Adam Grossman '02 and Jared Weinstein '02

Adam Grossman '02 and Jaren Weinstein '02

 Finding diamonds in the rough


Adam Grossman was a tee-baller when the journey began, a "baseball odyssey," as he calls it. "When I was seven, my dad and I had this idea that we would visit every major league field in the country," says Grossman, a Cleveland native and longtime Indians fan and now special-projects coordinator with the Boston Red Sox. "We loved going to the ballpark--the whole fan environment, the look and feel of the field."

Off they went: to Shea and Wrigley and Fenway, to more than thirty parks and hundreds of games. And, no matter where the seat or the city, baseball was to him as much a place as a game, a country of glistening greens wrapped in spotless brown borders with a symmetry and precision as pleasing to Grossman, the aesthete, as to Grossman, the athlete.

But it was Grossman, the Duke sophomore and public-policy major, who, along with classmate Jared Weinstein, turned a passion for baseball fields into one of the more successful student-led fund-raising initiatives to come out of professor Tony Brown's "Enterprising Leadership" course.

"Tony's class was all about finding your passion, finding what really excites you, and then applying that passion to the community through a social venture," says Weinstein, who was also a public-policy major and is now a special assistant to the chief of staff in the White House. "And my passion, like Adam's, was always baseball--ever since Little League in Alabama," says the Birmingham native. "As I got older, I loved learning about its place in American history. And I started to ask myself, Why is this game, which is so ingrained in the American identity, only being played in wealthy suburbs? I wanted to help change that."

The two decided to try to raise money to purchase equipment for the Durham Bulls Youth Athletic League--bats, gloves, and balls. The plan was a fine one, except that new equipment didn't address the more pressing concerns of a team that played its games on a field full of holes and rocks: If you hit a double, you'd better hit a stand-up double, because if you tried to slide, you were sure to rip your pants and maybe your rear end, too. Or, say you were fielding a grounder and stepped in a hole. You'd twist your ankle, and everybody would score. How to solve the holes and rocks problem, Grossman and Weinstein wondered. The answer, of course, was new fields.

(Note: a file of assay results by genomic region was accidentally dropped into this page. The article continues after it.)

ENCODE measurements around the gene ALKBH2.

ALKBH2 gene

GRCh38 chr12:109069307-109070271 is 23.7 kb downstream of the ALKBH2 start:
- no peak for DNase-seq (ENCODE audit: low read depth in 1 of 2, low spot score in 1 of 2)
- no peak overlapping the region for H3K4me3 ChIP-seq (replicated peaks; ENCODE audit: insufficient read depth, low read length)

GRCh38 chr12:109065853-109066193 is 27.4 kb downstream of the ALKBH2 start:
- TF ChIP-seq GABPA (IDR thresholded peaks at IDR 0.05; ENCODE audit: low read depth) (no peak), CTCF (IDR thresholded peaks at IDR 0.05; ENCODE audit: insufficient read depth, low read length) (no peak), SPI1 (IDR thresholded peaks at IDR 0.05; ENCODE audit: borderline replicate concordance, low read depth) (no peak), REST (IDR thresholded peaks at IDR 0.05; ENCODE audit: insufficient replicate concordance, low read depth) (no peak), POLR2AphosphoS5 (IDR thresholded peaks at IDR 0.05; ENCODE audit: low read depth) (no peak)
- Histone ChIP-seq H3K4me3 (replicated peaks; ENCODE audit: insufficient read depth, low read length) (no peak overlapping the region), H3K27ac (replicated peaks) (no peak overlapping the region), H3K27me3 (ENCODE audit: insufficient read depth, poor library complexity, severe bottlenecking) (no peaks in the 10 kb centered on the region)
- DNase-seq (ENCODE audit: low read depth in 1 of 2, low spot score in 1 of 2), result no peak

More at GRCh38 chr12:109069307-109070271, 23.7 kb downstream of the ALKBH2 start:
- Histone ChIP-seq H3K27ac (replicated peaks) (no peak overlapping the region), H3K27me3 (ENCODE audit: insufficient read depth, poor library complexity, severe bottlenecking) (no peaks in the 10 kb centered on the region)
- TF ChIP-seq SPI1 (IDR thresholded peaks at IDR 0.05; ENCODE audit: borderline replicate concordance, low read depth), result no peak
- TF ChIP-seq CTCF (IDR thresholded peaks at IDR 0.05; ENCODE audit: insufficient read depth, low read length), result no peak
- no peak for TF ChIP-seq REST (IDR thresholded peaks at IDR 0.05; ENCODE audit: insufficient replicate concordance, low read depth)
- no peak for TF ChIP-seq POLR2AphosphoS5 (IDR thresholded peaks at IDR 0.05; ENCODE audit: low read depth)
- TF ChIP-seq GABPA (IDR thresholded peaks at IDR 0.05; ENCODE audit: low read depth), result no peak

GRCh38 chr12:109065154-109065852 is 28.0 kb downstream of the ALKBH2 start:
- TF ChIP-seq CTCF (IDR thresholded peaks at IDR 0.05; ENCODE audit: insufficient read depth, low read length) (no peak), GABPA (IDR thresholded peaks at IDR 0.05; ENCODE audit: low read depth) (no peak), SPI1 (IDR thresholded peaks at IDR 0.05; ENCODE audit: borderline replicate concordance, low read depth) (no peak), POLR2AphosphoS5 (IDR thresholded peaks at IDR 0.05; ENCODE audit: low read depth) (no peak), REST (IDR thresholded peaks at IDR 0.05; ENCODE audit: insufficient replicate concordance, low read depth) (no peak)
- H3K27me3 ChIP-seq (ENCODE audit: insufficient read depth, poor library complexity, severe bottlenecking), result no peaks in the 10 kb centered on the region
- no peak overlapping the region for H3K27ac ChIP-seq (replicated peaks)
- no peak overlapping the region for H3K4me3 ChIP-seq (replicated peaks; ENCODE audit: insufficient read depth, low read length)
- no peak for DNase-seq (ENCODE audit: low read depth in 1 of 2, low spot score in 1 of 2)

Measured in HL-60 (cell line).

Once they solved the problem of what to do, they had to ask somebody for the money to do it and explain why they needed it, and that process tends to have its snags. Fortunately for the Durham Youth Athletic League, Grossman and Weinstein were natural grant-proposal writers with infectious enthusiasm, capable of bringing together an entire community. Over a three-year period, they raised more than $500,000 from corporate sponsors--Major League Baseball and the Durham Bulls, among others--and a few private donors: their parents.

On May 1, 2004, 500 inner-city girls and boys marched into one of two brand-new, just-like-the-Durham-Bulls-park baseball diamonds, with no rocks or holes but with gleaming new bleachers and Bermuda sod and spacious dugouts and lights for night games and a fence that stretched all the way around the outfield.

The ballparks, located at the intersection of Liberty Street and Hyde Park Avenue, so closely resembled the real Durham Bulls ballpark that Sam, an eight-year-old shortstop on the Black Knights, wondered if they would finish the job, "and put the big bull above the scoreboard. It still needs that, I think."

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